Early on in the walk to the lighthouse, Eryl looking for “new” birds with her new binoculars…

It being mid July and sunny, one of the glories of the walk was constant butterflies. We also came across a buzzard family on the hillside above the path, with a chick continuously calling its parents for food. The few other walkers were infrequent enough to leave us with a lovely feeling of isolation, with splendid views across the Firth to the Ayrshire coast and the Cumbrae islands.

One particularly striking landmark was the “Hawks Nib” a tower of red sandstone which narrows the path above the rocks of the shore.

The Hawks Nib [Hawks Beak]..

Nearby was a welcome cave to shelter from the heat….

Eryl enjoys a brief rest..

The butterflies continued all along the path, with at the rocky parts the wonderfully camouflaged grayling butterflies appearing, as if by magic from under our feet.

On along the path with many ups and downs and a few stops to admire the view. Eventually the path opened out onto a flat grassy area with the small lighthouse of Rubha an Eun at its tip.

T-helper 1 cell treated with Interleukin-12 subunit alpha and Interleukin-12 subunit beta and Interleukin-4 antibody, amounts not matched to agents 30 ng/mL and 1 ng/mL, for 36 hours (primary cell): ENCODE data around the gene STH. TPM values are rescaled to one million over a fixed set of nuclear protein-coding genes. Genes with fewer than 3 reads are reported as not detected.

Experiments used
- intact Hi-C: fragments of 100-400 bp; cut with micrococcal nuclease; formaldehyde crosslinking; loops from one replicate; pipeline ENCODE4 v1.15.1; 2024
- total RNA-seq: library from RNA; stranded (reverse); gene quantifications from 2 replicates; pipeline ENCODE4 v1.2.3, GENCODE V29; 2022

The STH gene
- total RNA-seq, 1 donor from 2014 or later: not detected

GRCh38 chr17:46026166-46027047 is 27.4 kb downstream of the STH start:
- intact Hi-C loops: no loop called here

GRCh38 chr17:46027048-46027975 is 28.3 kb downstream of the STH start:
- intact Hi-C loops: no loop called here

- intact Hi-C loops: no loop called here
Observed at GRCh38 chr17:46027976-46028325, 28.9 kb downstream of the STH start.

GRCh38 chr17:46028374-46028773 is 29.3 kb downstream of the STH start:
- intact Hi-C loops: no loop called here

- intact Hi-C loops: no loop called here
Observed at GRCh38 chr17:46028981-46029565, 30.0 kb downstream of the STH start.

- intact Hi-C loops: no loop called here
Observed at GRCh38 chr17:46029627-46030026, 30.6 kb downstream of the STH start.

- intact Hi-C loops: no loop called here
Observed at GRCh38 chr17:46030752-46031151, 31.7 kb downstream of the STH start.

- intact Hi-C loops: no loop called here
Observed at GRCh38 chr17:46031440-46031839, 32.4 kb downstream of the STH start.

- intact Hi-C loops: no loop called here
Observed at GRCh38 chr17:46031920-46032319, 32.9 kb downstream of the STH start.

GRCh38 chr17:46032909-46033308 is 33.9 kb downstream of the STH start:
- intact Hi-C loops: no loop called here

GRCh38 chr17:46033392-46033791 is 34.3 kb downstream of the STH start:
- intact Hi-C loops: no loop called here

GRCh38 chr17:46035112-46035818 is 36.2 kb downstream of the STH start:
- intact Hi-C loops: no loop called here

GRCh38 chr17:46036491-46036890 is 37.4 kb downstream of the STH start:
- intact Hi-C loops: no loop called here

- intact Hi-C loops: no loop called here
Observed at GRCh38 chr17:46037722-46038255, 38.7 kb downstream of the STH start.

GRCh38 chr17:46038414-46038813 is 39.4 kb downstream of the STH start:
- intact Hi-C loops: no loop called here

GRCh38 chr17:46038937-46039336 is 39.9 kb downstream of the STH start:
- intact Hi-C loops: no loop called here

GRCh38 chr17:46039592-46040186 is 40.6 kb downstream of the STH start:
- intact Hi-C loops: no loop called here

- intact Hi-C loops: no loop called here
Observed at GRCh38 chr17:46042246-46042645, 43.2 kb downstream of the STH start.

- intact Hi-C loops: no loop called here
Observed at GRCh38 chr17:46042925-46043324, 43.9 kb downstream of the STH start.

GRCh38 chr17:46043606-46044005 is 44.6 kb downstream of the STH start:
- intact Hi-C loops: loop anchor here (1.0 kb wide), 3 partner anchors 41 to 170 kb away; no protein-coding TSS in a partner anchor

Rubha an Eun lighthouse at low tide – Little Cumbrae on the left and the faint outline of the Ayrshire coast dead ahead..

We saw porpoises and gannets out in the deep sound between here and Little Cumbrae..but also, sadly a passing submarine from the Trident base at Faslane. As a small boy I used to watch these harbingers of doom [along with their twins – the US Polaris submarines from the Holy Loch] silently passing the tourist towns of Kirn and Dunoon; from my grannies house…they should have been long gone by now.

At last we were at the lighthouse – a last awkward scramble across rocks. A stunning view..and then a long thirsty walk back to the car..but the prospect of a cold drink back home in Rothesay. A grand day out..

Eryl at the end of the road..[as a nuclear submarine sneaks past the lighthouse!]

The Isle of Bute – part 2 – saturday.